Last week my six-year-old was writing to his Grandpa and gave him the latest updates from our homestead. He liked sleeping in the new cabin… his baby sister might start crawling soon… and Mama’s fermenting something.
All of that is true, and that last update is a daily occurrence around here these days.
Every day I take one or two quarts of goat milk fetched from down the dirt road by my boys, and make milk kefir in about four minutes. Yes, it’s that simple. I’ve already basically written a love letter to milk kefir for its wonderful health benefits, its ease of preparation, and its sustainable addition to my kitchen; so I’ll spare you the gushing.
What I do want to share with you is how to make this lovely cultured dairy product, and how just one simple change to the way I made it had me willingly eating it every day after years of resisting my poorly-made kefir.
These are milk kefir grains. They have a similar texture to gummy bears and are a cream colored blob.
They are not grains and do not contain any grains, they are simply referred to as grains. They look more like cauliflower than grains to me.
You will need milk kefir grains to make milk kefir.
I take the above-mentioned grains and plop them into a quart of raw goat milk every night. Raw cow’s milk works as well. I then cover them with a breathable material, in this case a coffee filter, and secure a canning ring to the jar.
Milk kefir needs oxygen to culture as it contains both beneficial bacteria and beneficial yeasts.
This is where the trick comes in:
Always keep a ratio of 1-2 teaspoons of grains per 1 quart of milk.
Your milk kefir grains may multiply or enlarge. As they do this, either share some grains with a friend, toss them to the compost or chickens, or start making more milk kefir.
The flavor of the kefir is more mild (less yeasty, in my opinion) when the grains are getting enough milk to feed on.
You may also want to re-evaulate your grains to milk ratio in cases of higher temperatures. Higher temperatures equal a faster culturing time which can lead to strongly flavored (or downright unpleasant) ferments. For that reason I tend to use about 1 teaspoon per quart of milk during the heat of summer.
This is how my kefir looks after about 24 hours. It is just starting to separate, but hasn’t gone too far yet. After about 12 hours it is more milk-like, whereas a 24 hour fermentation produces something like a drinkable yogurt, once the mixture is strained and chilled.
We prefer a 24 hour culturing period for the most part because it is a fuller fermentation and therefore more of the milk sugars have been converted into all of the beneficial microorganisms that we’re after.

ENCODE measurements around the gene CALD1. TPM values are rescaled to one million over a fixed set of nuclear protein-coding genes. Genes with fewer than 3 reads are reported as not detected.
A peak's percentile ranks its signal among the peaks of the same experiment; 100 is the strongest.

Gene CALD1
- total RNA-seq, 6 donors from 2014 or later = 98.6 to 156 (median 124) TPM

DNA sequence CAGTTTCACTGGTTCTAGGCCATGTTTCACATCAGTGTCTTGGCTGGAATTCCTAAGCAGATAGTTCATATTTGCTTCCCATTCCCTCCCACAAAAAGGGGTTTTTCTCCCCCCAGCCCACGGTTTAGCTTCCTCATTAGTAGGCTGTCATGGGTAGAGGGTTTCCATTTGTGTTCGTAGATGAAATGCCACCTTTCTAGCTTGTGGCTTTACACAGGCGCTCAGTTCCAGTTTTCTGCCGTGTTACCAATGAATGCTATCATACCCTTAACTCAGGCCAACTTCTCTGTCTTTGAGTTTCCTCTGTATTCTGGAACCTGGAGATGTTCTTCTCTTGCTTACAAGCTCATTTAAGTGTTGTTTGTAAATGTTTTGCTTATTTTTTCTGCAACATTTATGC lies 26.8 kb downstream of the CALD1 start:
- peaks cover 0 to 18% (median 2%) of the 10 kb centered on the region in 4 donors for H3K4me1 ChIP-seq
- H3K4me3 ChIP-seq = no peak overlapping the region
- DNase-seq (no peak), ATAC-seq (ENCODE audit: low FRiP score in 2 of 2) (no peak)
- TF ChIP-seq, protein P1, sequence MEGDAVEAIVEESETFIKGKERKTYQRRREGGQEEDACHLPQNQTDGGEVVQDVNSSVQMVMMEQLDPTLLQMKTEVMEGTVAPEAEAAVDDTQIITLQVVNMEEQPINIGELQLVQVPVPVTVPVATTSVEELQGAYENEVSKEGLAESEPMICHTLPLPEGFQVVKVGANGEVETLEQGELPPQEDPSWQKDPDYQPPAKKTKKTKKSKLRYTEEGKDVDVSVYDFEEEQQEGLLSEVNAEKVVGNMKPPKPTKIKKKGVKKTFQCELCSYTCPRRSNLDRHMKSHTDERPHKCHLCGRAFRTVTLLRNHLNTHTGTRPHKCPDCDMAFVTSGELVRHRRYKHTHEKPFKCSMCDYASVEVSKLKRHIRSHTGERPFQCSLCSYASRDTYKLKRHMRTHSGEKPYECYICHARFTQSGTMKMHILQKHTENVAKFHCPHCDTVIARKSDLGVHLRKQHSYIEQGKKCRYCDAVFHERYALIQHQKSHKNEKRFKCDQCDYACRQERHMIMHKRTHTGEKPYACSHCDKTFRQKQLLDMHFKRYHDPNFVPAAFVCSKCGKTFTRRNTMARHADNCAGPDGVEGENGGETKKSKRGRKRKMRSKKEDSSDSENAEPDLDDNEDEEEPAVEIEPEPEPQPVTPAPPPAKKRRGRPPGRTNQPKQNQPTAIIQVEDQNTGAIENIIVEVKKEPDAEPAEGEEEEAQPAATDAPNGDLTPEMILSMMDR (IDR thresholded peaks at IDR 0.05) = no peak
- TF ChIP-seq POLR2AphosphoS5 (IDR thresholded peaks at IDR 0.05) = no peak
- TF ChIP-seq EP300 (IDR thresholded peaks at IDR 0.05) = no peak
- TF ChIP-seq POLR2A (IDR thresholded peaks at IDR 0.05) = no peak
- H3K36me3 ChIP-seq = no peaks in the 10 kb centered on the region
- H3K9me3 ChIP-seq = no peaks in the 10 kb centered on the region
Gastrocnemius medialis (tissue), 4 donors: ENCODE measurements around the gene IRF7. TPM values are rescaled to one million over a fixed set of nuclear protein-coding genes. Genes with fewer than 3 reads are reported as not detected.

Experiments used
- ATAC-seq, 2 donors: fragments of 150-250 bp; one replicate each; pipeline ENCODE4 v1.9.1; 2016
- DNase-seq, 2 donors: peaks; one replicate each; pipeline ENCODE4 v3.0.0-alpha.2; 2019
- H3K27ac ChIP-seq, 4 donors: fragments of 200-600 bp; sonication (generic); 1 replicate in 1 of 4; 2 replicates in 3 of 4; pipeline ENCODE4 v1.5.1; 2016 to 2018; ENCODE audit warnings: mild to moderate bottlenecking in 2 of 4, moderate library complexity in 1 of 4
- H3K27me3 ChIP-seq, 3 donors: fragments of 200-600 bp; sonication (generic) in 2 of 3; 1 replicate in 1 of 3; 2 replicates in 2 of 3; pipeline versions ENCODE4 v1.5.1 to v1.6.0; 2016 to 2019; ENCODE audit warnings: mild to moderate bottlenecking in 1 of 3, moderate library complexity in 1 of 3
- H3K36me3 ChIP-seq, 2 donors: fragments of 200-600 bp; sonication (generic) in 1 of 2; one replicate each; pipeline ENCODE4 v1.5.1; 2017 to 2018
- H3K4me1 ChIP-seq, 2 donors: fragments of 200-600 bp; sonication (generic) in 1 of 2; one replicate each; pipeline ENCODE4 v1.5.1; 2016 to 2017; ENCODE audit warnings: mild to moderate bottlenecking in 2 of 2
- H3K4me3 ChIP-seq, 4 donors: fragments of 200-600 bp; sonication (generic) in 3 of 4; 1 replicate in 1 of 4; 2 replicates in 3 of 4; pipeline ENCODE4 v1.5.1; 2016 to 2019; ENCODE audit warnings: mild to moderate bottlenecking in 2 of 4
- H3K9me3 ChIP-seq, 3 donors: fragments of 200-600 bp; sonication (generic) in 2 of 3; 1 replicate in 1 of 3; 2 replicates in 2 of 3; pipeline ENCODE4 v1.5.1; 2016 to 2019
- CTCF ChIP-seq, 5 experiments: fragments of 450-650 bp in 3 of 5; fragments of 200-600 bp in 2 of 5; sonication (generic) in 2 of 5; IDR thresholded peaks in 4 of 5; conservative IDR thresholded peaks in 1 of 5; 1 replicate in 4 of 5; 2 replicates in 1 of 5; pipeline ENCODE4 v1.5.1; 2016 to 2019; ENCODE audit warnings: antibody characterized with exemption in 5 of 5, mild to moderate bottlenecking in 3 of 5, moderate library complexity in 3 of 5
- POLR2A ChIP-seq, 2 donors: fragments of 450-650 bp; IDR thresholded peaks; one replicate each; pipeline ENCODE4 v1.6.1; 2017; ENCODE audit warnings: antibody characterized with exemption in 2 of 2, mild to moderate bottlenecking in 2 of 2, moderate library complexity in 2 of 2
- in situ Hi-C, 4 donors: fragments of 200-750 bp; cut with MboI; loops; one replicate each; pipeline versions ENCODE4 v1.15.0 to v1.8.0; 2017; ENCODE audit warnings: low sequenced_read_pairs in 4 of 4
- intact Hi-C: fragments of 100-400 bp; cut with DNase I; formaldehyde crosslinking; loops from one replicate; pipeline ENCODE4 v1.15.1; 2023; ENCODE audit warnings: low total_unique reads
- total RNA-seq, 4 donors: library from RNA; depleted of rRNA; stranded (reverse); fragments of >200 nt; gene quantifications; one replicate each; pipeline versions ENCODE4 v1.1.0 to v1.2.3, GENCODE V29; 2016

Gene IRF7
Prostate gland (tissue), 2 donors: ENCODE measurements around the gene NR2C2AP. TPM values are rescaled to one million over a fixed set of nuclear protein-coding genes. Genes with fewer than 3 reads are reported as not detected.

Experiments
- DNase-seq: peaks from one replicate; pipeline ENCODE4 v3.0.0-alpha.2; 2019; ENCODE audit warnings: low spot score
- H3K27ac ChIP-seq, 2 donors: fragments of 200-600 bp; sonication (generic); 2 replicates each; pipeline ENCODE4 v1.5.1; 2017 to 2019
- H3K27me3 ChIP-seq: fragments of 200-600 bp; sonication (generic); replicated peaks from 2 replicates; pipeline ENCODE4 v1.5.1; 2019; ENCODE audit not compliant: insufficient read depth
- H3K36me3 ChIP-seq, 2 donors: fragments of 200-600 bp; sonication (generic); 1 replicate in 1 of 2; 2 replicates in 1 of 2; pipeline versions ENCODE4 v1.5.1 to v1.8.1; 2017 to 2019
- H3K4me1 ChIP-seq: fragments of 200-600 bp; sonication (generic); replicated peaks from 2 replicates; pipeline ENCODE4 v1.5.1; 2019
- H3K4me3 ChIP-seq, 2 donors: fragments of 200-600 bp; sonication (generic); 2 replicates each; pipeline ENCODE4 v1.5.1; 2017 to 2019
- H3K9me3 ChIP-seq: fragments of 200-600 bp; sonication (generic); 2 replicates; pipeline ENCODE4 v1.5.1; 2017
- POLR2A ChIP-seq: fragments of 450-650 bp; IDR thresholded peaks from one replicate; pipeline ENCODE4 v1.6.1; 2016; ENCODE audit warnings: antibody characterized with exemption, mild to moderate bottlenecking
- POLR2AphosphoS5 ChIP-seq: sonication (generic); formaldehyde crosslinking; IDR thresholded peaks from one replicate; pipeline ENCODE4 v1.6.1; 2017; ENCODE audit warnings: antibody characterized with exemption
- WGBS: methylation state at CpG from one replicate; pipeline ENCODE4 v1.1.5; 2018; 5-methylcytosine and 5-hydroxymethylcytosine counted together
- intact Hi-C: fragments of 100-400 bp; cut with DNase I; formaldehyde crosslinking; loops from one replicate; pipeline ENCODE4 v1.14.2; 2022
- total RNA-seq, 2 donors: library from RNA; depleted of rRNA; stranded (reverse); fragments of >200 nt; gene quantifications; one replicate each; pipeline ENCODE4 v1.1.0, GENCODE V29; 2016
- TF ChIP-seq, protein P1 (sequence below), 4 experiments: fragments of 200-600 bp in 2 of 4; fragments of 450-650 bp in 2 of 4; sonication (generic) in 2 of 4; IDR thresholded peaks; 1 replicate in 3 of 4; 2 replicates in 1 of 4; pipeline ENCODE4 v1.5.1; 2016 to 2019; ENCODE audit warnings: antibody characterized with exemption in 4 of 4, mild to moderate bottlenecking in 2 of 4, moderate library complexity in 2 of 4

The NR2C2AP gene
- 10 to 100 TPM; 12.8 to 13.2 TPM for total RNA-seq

I then pour my kefir through a plastic strainer.
Generally speaking, you do not want to allow mother cultures like kefir grains, kombucha SCOBYS and yogurt starters to spend a lot of time in contact with reactive materials like metals, though I really don’t think it’s a huge deal if it’s quick and it’s stainless steel. I am also not a huge fan of plastics, so I do a quick strain and then store and culture in glass jars.
Once you have strained out the kefir grains – either by stirring the kefir poured into the strainer or tapping the strainer on the food funnel pictured above – you should be left with creamy dreamy milk kefir in the jar and the reusable grains in the strainer.
Then you start over. And your grains should continue to make kefir for you until you either botch it and forget to feed them for too long… or you die.
But cultures are surprisingly resilient, so if you’ve forgotten the little buggers and your kefir or grains don’t appear to be rotten in anyway, go ahead and try to revive them.
How to Make Flavored Kefir
- Blend it up with fresh fruit,as pictured in the top photo. Two cups of kefir blended with 1/2 cup of raspberries is my favorite. Add vanilla extract and sweetener as desired.
- Kefir Nog. Raw homegrown egg yolks + kefir + nutmeg + vanilla + sweetener = awesome.
- Cinnamon Kefir. My boys love a light sprinkling of cinnamon in their kefir. They don’t even ask for a sweetener! (where to buy authentic, fresh, out-of-this world cinnamon)
And, of course, there are hundreds of ways to use the stuff besides a sweet drink – salad dressing, dip, spread, soaked muesli, you name it.
Need an Easy Guide to Get You and Your Kids Enjoying Fermented Foods?
I’ve created a nifty, print-friendly, easy-to-follow collection of 7 naturally probiotic recipes your kids (and you!) will love.
Where to Buy Milk Kefir Grains
Because kefir is the gift that keeps on giving, you can often get kefir grains from a friend or family member who lives near you.
But if you are a lone renegade and don’t have a local source of milk kefir grains, I recommend buying them online from a reputable supplier.